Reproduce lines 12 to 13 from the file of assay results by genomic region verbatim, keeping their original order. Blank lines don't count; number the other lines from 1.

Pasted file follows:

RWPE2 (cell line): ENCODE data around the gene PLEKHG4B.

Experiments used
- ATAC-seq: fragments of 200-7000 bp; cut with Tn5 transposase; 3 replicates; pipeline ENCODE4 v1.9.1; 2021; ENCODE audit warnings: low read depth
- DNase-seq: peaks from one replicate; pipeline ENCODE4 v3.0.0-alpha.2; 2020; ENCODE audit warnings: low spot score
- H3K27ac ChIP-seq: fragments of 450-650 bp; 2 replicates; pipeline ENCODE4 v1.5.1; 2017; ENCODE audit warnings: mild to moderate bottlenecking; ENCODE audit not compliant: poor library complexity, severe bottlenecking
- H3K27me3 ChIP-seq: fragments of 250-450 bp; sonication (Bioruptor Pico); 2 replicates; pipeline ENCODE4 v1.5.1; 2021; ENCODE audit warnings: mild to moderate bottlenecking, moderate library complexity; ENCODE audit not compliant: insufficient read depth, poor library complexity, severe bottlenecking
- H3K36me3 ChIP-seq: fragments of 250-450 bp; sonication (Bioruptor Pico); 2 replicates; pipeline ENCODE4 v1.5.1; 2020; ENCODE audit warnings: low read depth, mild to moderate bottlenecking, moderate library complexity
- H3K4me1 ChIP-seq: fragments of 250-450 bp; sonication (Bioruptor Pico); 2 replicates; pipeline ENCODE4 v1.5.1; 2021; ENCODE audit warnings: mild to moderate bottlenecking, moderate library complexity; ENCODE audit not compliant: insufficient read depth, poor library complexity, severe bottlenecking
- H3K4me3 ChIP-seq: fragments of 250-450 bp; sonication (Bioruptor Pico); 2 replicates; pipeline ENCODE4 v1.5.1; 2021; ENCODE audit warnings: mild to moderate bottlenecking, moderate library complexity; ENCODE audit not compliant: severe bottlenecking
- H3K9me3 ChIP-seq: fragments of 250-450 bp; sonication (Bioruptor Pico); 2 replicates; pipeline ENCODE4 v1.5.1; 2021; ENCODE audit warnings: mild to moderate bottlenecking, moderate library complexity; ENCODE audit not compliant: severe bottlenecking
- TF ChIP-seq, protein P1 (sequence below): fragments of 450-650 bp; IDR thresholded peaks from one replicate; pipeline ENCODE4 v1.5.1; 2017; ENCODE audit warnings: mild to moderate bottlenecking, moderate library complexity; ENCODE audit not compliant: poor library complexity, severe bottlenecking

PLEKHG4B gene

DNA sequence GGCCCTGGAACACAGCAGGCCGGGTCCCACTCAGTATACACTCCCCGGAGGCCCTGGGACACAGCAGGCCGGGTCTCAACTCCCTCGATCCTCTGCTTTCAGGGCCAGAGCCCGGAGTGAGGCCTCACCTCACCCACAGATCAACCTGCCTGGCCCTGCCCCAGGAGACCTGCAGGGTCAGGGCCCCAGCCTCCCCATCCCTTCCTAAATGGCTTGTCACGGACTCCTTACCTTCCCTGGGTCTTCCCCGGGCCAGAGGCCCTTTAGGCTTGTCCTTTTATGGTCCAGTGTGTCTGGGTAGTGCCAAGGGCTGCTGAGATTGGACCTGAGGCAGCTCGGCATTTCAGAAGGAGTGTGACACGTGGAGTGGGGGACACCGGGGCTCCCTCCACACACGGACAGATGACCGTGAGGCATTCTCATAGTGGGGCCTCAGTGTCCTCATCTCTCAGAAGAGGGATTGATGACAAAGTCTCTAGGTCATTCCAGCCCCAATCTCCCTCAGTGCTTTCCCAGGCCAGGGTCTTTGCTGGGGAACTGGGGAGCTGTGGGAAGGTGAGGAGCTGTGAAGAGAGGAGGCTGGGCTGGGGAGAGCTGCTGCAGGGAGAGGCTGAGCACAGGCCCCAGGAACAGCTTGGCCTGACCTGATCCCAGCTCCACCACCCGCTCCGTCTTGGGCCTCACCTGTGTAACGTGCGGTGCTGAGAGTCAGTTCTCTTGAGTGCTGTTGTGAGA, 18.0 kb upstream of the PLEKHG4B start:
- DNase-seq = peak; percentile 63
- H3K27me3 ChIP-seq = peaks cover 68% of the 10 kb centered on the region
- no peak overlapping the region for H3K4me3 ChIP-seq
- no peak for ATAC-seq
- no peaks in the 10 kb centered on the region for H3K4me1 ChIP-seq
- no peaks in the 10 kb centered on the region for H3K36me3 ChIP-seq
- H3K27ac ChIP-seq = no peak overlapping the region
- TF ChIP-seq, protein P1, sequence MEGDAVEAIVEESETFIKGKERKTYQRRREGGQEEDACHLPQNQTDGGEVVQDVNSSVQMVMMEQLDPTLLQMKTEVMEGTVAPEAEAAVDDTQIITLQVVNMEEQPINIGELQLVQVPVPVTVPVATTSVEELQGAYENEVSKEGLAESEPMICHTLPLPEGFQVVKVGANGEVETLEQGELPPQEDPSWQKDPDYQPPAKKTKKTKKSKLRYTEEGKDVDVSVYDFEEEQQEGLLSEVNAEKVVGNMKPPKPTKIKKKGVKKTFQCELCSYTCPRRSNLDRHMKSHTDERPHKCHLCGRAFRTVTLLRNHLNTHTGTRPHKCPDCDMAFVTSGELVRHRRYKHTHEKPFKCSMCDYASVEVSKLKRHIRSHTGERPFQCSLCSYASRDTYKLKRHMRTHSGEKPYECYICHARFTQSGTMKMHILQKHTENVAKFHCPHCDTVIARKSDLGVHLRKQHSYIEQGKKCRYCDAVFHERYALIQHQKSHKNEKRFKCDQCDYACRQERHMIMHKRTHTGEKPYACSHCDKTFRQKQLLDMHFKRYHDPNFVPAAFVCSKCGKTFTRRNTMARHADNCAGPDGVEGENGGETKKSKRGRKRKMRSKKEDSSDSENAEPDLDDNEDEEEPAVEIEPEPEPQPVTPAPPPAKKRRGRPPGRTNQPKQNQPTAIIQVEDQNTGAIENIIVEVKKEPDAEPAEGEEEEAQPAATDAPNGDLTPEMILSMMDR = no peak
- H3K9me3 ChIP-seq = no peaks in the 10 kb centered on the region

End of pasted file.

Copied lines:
PLEKHG4B gene

DNA sequence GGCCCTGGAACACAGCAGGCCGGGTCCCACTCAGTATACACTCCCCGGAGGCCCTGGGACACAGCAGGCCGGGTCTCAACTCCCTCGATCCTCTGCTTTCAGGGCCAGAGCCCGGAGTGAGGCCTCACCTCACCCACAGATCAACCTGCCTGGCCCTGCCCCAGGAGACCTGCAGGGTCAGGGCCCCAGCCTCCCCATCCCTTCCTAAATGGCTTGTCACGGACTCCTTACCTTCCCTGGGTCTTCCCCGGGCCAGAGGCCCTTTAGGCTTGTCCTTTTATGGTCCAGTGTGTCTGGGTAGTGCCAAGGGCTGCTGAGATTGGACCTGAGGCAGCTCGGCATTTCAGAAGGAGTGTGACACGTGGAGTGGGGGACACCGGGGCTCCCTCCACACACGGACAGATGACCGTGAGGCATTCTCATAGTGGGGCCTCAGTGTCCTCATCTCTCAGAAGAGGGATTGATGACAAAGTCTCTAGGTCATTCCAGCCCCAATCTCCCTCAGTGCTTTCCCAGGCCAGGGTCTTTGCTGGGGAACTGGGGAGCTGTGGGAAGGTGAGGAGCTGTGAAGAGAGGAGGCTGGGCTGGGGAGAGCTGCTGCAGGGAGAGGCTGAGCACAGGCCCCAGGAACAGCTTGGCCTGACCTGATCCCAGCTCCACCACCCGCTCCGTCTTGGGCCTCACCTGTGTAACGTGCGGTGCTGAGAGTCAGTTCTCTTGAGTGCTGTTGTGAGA, 18.0 kb upstream of the PLEKHG4B start: